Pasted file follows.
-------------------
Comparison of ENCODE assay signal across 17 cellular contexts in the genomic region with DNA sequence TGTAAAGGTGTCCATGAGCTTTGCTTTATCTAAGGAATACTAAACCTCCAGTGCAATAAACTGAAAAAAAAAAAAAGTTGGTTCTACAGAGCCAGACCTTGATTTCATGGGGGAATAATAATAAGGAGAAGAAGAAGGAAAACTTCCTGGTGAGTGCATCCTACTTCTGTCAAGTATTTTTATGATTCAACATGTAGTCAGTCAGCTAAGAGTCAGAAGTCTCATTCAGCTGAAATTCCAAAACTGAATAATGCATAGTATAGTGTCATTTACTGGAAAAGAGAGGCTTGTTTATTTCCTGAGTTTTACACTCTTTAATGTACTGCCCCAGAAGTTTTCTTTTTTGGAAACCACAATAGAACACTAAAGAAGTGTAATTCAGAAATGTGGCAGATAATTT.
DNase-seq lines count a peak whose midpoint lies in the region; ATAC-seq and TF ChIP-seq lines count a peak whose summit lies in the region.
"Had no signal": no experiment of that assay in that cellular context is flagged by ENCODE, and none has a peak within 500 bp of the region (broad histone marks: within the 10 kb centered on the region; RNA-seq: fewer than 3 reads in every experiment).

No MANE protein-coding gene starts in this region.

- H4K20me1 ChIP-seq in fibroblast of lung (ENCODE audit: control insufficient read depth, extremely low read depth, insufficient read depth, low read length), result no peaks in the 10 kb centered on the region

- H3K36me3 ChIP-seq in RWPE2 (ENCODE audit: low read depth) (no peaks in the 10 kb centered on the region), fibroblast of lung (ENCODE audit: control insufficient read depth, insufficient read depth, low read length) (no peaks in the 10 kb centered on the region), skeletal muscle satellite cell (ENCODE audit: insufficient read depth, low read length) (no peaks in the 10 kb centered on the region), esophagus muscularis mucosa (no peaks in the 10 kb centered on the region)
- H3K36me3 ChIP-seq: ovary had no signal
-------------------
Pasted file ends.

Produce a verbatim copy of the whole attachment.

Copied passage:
Comparison of ENCODE assay signal across 17 cellular contexts in the genomic region with DNA sequence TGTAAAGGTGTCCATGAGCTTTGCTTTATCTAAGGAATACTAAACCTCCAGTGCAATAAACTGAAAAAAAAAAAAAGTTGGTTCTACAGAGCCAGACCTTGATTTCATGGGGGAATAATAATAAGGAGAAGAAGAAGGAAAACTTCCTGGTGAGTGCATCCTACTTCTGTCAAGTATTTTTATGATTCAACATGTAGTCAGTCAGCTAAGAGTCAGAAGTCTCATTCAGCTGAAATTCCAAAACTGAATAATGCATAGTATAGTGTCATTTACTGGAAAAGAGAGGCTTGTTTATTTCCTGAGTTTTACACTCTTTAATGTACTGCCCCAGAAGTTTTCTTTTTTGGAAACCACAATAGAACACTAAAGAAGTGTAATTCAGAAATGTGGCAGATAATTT.
DNase-seq lines count a peak whose midpoint lies in the region; ATAC-seq and TF ChIP-seq lines count a peak whose summit lies in the region.
"Had no signal": no experiment of that assay in that cellular context is flagged by ENCODE, and none has a peak within 500 bp of the region (broad histone marks: within the 10 kb centered on the region; RNA-seq: fewer than 3 reads in every experiment).

No MANE protein-coding gene starts in this region.

- H4K20me1 ChIP-seq in fibroblast of lung (ENCODE audit: control insufficient read depth, extremely low read depth, insufficient read depth, low read length), result no peaks in the 10 kb centered on the region

- H3K36me3 ChIP-seq in RWPE2 (ENCODE audit: low read depth) (no peaks in the 10 kb centered on the region), fibroblast of lung (ENCODE audit: control insufficient read depth, insufficient read depth, low read length) (no peaks in the 10 kb centered on the region), skeletal muscle satellite cell (ENCODE audit: insufficient read depth, low read length) (no peaks in the 10 kb centered on the region), esophagus muscularis mucosa (no peaks in the 10 kb centered on the region)
- H3K36me3 ChIP-seq: ovary had no signal